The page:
5 Things Latina Moms Told Us Growing Up

Latina mom

Mother’s Day is today in the U.S (May 8th) and May 10th on most parts of Latin America, and we can’t help but think about all the things our mamás told us growing up. All of their advice, thoughts and opinions often came unsolicited, but we’re thankful for them and all of the wisdom they constantly shared with us growing up.

Here are a few of the things we can now laugh about and even share with our own kids because to be honest, some of these are so true!


Don't walk around the house barefoot because ofel piso frío’

Does anyone know the real repercussions of walking barefoot on cold floors? This might be one of the biggest fights growing up with a Latina mom because they were adamant that you would get sick with bare feet in the house.

Saying you were bored and your mom responded with ‘ponte a limpiar’

You could NEVER say how bored you were or else your mom would respond telling you to clean. All you wanted was to go hangout with your friends, and now you were stuck cleaning your room.

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Asking for food when you’re out and the response was ‘Hay comida en la casa’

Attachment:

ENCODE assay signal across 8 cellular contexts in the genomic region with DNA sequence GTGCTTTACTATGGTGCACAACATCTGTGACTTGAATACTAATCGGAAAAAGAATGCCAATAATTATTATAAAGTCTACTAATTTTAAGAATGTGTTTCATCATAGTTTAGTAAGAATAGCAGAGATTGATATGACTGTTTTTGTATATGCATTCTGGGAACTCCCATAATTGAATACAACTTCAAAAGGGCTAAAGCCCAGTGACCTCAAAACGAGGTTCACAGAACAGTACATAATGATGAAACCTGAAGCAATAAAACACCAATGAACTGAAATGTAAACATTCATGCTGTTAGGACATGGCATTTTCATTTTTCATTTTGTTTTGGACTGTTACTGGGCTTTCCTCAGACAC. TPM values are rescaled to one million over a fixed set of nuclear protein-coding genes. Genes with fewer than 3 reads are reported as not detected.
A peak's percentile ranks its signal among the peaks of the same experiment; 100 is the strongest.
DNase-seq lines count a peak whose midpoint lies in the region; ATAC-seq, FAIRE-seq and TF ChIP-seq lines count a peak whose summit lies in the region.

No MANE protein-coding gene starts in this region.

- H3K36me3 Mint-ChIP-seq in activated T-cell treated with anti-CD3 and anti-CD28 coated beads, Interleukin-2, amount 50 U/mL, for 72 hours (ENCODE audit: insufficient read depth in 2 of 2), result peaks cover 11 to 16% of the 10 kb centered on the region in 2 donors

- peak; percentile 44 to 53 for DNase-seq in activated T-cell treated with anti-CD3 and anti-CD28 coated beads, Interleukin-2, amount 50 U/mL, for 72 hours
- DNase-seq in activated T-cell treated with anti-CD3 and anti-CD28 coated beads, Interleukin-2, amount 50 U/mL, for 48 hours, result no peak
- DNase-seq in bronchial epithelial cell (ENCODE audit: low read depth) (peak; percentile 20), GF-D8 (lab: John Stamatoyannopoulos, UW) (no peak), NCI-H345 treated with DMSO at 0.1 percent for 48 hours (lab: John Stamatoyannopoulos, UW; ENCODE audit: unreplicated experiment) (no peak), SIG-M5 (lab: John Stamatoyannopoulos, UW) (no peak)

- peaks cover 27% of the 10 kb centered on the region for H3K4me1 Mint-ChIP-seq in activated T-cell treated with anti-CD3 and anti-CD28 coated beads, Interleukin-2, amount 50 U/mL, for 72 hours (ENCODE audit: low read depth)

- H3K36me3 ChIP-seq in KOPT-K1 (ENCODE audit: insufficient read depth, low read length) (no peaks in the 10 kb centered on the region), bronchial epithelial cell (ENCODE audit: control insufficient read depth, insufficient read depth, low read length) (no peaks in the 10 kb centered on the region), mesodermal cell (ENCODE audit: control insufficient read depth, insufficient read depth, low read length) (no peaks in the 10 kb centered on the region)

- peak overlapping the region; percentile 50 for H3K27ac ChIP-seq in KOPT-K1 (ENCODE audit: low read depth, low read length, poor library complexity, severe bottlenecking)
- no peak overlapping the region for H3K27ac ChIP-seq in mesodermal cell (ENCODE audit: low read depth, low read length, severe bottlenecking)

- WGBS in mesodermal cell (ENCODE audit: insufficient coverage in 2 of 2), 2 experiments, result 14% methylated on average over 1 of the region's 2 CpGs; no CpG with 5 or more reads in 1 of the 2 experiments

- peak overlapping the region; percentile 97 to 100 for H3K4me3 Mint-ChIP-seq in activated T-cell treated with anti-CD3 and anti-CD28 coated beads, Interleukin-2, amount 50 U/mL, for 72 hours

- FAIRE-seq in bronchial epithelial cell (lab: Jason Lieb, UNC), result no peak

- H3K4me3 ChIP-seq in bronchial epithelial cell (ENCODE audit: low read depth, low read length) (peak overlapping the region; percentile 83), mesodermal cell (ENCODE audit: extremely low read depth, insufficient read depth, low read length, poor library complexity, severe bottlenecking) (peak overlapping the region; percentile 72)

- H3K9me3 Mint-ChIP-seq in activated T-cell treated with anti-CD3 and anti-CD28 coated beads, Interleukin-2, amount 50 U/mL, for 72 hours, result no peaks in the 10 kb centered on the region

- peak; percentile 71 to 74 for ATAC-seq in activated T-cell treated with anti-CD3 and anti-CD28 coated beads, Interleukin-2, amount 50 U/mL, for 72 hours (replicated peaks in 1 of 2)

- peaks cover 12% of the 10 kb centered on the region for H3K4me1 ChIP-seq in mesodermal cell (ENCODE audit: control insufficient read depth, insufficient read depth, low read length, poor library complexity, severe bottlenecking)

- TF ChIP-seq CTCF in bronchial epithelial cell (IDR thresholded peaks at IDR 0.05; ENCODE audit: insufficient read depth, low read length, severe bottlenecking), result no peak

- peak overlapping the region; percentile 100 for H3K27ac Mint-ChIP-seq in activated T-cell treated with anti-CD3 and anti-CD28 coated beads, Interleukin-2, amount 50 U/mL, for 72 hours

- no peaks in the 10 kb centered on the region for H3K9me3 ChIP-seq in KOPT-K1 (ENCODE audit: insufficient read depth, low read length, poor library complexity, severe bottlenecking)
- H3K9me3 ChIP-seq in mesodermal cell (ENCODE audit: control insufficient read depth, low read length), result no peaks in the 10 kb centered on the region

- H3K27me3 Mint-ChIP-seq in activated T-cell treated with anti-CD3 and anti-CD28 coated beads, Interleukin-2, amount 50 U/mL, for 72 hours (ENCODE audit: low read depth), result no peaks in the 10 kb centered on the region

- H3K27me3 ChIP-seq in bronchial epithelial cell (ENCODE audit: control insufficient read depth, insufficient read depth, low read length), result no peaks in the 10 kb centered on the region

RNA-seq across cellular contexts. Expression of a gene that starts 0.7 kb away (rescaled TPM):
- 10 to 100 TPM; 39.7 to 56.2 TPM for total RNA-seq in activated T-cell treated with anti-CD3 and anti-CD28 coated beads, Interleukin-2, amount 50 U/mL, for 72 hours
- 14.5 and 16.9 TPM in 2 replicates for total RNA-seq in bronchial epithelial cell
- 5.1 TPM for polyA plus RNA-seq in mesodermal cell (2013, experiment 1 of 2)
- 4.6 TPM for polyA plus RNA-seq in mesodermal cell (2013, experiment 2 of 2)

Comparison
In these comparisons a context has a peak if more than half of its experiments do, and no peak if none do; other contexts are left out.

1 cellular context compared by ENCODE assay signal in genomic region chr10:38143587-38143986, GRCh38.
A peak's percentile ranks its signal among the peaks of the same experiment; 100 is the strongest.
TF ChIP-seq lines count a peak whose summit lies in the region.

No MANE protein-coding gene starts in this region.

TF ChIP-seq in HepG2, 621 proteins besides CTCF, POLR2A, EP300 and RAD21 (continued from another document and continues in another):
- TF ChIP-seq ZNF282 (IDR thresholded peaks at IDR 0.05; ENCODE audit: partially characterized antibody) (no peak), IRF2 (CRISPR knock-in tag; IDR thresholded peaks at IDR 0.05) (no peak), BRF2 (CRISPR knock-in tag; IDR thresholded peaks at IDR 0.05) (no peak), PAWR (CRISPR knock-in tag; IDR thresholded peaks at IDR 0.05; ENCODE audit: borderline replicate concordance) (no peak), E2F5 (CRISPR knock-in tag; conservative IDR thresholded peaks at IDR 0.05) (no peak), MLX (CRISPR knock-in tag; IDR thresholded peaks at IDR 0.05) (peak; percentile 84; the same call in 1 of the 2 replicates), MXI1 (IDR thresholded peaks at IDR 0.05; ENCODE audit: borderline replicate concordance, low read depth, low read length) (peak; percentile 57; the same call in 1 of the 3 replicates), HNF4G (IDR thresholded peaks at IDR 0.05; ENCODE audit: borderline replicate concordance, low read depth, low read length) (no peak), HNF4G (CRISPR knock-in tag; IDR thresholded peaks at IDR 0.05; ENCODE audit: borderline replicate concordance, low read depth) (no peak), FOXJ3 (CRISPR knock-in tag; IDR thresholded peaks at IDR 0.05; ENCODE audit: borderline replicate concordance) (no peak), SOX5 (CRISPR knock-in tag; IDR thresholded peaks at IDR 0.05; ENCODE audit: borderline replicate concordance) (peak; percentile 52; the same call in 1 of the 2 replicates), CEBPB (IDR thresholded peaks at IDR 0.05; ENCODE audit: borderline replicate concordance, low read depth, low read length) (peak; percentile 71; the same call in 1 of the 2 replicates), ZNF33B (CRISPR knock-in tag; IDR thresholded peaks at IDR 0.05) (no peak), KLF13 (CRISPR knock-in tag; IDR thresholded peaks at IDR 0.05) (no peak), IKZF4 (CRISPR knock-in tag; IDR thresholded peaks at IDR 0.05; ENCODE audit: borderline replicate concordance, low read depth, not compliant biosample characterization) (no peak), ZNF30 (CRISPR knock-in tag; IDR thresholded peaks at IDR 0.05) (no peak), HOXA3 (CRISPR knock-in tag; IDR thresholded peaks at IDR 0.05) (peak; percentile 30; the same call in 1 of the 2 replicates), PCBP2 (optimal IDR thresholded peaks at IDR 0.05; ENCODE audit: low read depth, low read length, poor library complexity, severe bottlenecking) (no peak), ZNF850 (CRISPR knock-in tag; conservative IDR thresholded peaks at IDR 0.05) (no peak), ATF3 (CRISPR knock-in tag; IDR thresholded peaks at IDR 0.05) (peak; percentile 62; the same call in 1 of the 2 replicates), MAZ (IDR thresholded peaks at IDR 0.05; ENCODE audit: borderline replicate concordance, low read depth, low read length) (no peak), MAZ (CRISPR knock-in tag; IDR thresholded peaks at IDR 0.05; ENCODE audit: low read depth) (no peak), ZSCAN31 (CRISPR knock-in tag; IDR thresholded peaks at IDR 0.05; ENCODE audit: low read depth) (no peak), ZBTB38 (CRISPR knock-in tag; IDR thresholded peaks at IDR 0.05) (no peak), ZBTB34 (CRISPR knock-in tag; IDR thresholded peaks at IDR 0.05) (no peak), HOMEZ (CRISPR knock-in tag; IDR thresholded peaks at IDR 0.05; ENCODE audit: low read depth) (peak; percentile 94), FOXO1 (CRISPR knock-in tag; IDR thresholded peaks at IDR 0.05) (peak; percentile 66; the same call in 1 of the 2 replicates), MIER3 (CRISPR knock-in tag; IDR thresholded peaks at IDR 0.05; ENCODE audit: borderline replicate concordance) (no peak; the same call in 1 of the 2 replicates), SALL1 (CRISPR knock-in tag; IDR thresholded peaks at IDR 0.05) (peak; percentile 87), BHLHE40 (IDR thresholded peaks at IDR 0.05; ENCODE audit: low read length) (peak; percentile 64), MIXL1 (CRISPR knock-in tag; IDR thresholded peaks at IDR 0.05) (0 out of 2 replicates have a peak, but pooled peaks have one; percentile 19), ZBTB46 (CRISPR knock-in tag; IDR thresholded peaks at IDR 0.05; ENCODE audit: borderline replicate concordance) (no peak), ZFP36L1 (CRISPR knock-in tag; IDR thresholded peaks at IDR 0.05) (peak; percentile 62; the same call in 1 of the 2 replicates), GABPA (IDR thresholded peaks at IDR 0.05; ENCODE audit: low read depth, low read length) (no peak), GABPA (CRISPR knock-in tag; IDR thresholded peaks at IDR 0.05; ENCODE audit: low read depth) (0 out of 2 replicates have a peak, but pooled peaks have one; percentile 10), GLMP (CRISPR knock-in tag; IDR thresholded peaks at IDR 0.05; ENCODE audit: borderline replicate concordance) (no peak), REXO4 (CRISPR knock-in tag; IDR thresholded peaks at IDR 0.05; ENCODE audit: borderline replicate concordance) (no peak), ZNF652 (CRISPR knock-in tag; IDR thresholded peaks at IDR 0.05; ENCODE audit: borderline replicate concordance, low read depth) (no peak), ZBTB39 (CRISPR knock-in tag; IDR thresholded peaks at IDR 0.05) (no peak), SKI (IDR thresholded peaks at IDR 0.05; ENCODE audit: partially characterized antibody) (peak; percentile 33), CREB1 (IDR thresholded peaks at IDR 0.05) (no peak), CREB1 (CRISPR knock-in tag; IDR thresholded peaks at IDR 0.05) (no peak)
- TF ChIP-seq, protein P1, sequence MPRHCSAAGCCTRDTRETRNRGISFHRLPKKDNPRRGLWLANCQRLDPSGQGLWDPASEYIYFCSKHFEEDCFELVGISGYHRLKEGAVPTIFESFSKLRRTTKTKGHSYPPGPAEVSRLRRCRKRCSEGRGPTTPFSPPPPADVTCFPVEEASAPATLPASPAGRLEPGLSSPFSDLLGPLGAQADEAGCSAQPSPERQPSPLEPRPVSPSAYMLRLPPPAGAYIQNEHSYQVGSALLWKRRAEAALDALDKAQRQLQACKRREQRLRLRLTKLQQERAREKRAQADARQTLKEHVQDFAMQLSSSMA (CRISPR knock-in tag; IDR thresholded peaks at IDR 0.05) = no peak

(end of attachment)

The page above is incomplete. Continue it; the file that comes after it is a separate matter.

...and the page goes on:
It was so difficult to convince your parents to take you to McDonald’s after a day of riding around in the car with them running errands. As soon as you said tengo hambre, mom’s response was almost immediately hay comida en la casa.

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Hearing the comforting words, ‘Todo a su tiempo, mija’

Moms have a sense of knowing that things will be okay and their comforting words always help us get through the toughest of times. Perhaps it’s their instinct or all of the challenges they have managed to overcome, but either way we feel at ease every time we hear those words.

¡Mientras vivas en esta casa…! was mom’s favorite saying

It didn’t matter if all of your friends were going out, you were not if mom said so. Why? Because under her roof, only her rules applied and it doesn’t matter if you’re 6, 16 or 26. If you’re living with your papás, their rules go!

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a photograph of Gloria Anzaldúa with a hat with the sea behind her

In the heart of the Rio Grande Valley of South Texas, a beacon of hope and resilience was born. On September 26, 1942, Gloria Evangelina Anzaldúa came into a world that wasn't quite ready for her. As a Chicana, a lesbian, and a feminist, Anzaldúa was set to challenge a predominantly Anglo-American and heteronormative society in a way that would forever change the discourse surrounding queer and Chicano identities.

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